In case you didn’t know (or aren’t American or don’t follow American politics), it’s an election year. I think it’s a pretty important one too.
I don’t have a gut feeling yet as to which way the election will go although my hope is usually for a conservative candidate to take office. However, there are a couple of hoops to jump through before we even start thinking about that. Namely, the Republican primaries.
This is where my head swirls a little. Just when we start to learn all about the eighteen candidates, some of them start jumping ship.
Oh yes. There were eighteen people who officially declared themselves 2012 Republican Presidential Candidates: two women and sixteen men.
I have to admit that I usually wait until a little later in the election year to really start thinking about the candidate I’m backing. Or I wait for my husband to tell me who to vote for. (Relax. I’m totally kidding. I tell HIM who to vote for.)
But this year, I’m a little more concerned. We’ve had two primaries (okay, technically a caucus and a primary) and before you know it, South Carolina’s big day will be here. Already, they’re dropping like flies. Five candidates have officially withdrawn from the race (the high profile ones being Herman Cain and Michele Bachmann).
What’s my concern? That anyone I might want the opportunity to learn more about will drop out of the race before I even have a chance to vote.
There are 35 states ahead of mine this year. North Carolina doesn’t hold it’s primaries until May 8th.
I have to wait until May 8th to cast my vote.
And you know what usually happens? The candidate has pretty much already been decided and my trip to the polls is merely a formality. I don’t like it. I don’t want it that way.
So I decided to do a little internet research to see if I could learn a little more beyond my 9th grade knowledge of Civics. I have to admit, I’ve always lived in a primary state so I really had no idea what a caucus was. And I didn’t really understand why we cared so much about what Iowa and New Hampshire thought. Then I found this neat little video that helped explain it.
Did you watch it? I mean, I know it’s 5 minutes and it’s about politics but trust me, I bet you’ll learn something. I learned lots but I still didn’t know why exactly the results from the early states can be so decisive in candidate selection. So I went to my favorite encyclopedia, Google, and I looked it up.
The only problem with Google is that you have to know the right question to ask in order to get your answer.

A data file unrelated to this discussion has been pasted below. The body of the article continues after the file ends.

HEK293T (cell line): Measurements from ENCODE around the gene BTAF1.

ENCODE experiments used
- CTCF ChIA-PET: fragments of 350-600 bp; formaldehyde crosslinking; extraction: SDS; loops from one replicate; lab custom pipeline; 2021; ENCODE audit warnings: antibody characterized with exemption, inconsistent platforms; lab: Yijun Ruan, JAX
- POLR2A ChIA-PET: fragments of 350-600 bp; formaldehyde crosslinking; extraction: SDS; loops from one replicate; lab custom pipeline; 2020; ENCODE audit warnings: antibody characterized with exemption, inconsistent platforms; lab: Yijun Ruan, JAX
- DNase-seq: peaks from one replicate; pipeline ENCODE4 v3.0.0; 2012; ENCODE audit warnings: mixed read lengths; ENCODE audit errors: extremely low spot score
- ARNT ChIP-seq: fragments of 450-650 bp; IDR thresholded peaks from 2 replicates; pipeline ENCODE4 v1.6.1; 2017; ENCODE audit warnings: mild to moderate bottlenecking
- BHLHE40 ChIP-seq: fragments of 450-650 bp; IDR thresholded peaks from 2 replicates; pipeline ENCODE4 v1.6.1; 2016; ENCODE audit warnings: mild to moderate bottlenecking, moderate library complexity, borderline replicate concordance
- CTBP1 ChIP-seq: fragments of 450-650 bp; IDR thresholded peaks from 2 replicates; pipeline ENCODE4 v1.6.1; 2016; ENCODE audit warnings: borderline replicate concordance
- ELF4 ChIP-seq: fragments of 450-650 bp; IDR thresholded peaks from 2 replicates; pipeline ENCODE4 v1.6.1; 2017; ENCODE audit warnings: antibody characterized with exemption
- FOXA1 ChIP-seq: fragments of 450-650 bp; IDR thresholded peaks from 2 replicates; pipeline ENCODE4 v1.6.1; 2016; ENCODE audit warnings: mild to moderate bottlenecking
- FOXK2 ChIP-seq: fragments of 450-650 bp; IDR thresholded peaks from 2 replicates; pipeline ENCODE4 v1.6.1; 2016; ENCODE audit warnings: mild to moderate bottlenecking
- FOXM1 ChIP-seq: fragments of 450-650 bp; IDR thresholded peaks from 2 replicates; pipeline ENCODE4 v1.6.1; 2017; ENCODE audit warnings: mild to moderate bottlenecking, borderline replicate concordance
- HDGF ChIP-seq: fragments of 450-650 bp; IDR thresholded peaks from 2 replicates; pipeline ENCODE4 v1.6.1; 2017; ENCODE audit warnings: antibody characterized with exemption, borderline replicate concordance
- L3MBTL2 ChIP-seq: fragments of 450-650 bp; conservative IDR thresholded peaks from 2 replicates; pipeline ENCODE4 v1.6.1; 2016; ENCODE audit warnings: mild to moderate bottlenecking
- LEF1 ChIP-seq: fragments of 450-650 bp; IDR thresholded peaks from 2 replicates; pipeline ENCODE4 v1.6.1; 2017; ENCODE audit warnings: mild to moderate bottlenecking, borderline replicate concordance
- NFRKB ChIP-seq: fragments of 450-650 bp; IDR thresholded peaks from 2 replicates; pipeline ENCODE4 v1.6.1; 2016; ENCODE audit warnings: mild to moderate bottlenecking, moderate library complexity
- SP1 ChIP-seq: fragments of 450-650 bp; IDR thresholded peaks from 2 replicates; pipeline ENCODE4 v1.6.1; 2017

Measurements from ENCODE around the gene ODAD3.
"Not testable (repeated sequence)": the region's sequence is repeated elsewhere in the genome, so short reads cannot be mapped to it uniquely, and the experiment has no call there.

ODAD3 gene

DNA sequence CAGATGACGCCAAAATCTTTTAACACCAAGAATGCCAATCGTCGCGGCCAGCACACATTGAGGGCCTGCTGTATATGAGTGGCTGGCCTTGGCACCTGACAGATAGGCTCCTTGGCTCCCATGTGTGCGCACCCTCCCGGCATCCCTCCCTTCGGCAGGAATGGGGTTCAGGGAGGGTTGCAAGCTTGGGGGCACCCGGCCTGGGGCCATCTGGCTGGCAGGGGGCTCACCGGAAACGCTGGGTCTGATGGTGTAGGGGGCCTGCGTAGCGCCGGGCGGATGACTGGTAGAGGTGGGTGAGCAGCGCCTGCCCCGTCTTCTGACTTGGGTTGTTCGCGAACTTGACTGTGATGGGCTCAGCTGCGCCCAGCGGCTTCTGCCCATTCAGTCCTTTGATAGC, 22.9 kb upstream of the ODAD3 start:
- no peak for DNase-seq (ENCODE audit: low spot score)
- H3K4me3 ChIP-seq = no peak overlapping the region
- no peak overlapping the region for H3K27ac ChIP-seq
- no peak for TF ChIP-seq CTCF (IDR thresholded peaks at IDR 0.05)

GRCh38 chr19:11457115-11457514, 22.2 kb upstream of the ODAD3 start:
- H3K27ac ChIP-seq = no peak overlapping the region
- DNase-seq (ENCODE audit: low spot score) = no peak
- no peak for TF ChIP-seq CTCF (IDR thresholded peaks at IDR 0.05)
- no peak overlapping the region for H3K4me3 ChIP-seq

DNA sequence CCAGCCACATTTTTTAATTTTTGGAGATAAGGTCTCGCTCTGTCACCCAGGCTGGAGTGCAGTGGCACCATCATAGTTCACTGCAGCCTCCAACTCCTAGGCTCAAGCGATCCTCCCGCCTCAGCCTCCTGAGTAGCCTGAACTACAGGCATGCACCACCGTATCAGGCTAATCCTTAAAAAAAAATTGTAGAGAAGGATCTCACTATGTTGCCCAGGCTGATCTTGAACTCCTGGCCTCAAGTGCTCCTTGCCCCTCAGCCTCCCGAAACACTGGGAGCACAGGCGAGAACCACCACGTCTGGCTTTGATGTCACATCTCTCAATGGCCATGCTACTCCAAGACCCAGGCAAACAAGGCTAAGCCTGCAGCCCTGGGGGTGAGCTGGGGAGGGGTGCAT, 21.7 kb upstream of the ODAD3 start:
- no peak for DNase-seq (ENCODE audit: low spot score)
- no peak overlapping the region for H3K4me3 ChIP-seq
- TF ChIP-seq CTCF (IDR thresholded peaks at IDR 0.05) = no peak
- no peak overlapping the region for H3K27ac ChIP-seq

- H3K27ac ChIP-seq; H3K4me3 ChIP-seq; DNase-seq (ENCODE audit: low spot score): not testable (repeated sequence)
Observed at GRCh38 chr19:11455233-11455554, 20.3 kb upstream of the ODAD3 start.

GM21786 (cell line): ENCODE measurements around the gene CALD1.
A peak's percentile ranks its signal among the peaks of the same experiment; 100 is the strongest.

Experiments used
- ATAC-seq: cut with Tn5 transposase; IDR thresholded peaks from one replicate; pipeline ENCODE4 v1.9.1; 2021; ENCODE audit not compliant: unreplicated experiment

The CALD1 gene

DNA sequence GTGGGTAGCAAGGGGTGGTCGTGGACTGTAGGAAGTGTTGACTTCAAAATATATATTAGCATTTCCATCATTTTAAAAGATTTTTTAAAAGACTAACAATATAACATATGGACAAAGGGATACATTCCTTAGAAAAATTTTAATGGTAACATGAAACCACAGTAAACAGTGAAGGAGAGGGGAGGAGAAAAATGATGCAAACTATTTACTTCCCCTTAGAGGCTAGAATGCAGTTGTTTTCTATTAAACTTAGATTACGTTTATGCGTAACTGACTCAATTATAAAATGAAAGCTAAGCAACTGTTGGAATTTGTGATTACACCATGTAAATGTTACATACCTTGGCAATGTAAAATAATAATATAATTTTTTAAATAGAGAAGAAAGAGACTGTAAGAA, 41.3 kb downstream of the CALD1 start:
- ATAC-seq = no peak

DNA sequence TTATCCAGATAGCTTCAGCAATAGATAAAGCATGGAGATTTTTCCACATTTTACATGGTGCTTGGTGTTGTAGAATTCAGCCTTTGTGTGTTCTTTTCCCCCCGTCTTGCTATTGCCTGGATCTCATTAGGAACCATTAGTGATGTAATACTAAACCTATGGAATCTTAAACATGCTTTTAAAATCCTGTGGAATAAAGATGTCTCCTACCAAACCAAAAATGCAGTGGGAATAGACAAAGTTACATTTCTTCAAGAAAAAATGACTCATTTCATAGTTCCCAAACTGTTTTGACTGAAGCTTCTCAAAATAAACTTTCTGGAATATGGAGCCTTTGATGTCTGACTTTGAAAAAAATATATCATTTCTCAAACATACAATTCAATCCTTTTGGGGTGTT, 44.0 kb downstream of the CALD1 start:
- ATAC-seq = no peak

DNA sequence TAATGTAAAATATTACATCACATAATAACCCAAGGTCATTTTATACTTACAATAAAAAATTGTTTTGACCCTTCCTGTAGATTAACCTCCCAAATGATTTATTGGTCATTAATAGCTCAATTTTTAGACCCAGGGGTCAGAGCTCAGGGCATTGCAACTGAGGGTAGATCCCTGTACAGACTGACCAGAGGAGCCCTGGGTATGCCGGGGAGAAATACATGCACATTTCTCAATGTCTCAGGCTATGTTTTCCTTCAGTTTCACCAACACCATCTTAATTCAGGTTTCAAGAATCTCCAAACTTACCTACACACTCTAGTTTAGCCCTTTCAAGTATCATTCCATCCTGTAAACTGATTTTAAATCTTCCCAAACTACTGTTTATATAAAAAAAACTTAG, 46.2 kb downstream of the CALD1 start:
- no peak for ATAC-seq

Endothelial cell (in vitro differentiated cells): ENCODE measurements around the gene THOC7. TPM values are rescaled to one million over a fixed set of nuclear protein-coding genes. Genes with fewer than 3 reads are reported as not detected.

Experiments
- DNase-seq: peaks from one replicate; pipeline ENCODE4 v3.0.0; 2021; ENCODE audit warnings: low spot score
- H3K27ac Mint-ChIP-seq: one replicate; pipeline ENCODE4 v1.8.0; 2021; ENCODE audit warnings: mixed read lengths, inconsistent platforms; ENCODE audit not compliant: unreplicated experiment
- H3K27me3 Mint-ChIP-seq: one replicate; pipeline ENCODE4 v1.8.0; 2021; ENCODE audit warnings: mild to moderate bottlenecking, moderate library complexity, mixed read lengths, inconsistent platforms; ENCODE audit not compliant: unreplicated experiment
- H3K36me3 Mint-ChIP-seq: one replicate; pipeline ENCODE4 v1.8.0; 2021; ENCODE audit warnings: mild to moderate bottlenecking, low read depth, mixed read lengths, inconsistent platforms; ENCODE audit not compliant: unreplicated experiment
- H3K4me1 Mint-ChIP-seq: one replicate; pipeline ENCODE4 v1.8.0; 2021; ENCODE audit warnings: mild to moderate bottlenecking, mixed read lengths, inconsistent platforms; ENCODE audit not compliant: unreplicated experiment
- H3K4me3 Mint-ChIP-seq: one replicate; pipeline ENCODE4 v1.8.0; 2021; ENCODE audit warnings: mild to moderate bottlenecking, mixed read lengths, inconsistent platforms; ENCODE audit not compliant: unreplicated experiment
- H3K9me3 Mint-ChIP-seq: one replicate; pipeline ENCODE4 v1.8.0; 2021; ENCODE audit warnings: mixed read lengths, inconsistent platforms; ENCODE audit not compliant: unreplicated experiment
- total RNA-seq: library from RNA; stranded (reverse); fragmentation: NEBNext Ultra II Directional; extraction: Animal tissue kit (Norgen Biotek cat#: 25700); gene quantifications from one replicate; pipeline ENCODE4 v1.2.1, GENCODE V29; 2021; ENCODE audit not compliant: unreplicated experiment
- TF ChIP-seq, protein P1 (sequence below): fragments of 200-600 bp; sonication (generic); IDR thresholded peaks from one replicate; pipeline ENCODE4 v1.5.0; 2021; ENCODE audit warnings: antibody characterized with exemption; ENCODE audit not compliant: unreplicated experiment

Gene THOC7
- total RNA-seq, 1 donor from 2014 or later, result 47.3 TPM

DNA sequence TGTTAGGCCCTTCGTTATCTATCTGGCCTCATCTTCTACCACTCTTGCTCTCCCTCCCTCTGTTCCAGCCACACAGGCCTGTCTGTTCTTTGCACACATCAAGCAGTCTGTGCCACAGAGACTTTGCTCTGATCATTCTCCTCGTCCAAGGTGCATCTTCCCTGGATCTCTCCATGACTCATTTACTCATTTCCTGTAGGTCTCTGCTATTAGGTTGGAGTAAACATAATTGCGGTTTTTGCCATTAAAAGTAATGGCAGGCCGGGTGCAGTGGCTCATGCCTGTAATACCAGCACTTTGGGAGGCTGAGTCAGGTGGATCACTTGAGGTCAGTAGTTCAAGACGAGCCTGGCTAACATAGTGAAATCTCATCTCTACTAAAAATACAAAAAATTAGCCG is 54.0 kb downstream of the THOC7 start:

“Why is the Iowa caucus so important?”
“What’s the difference between a caucus and a primary?”
“Why do early primaries matter?”
There’s no definitive answer. Just a few points worth making…
- The Iowa caucus is especially important because it’s the first official indication of where candidate support lies.
- Because these states (i.e., Iowa and New Hampshire) are small, campaigning takes place on a much more personal scale.
- No candidate who finished lower than third in the Iowa caucus has ever gone on to win the nomination.
- The Iowa caucuses and New Hampshire primary have previously garnered over half the national and international media attention paid to the entire selection process.
- These states are not representative of the United States as a whole: they are overwhelmingly white, more rural, and wealthier than the national average.
But what I really found out is that there is no reason that my vote shouldn’t be important. There is no reason why my vote on May 8th shouldn’t count as much as others. The biggest issue is the coverage and influence of the media.
So here’s my plea. If you live in one of the 35 states that has a shot at this before me, vote your conscience not just what the evening news says. And if you’re conscience isn’t clear, read about the candidates for yourself.
At the very least, you’ll learn who Matt Snyder is. (Sorry, Matt. You’re not getting my vote.)
While we’re talking politics, if you’ve been living under a rock like I do most of the time, you might be wondering why you can see my site but other sites are blacked out. These sites are protesting the proposed SOPA legislation. I, too, think it’s a really, really bad idea and encourage you to read more and take action. I just wanted to exercise my freedom on the internet today because I can!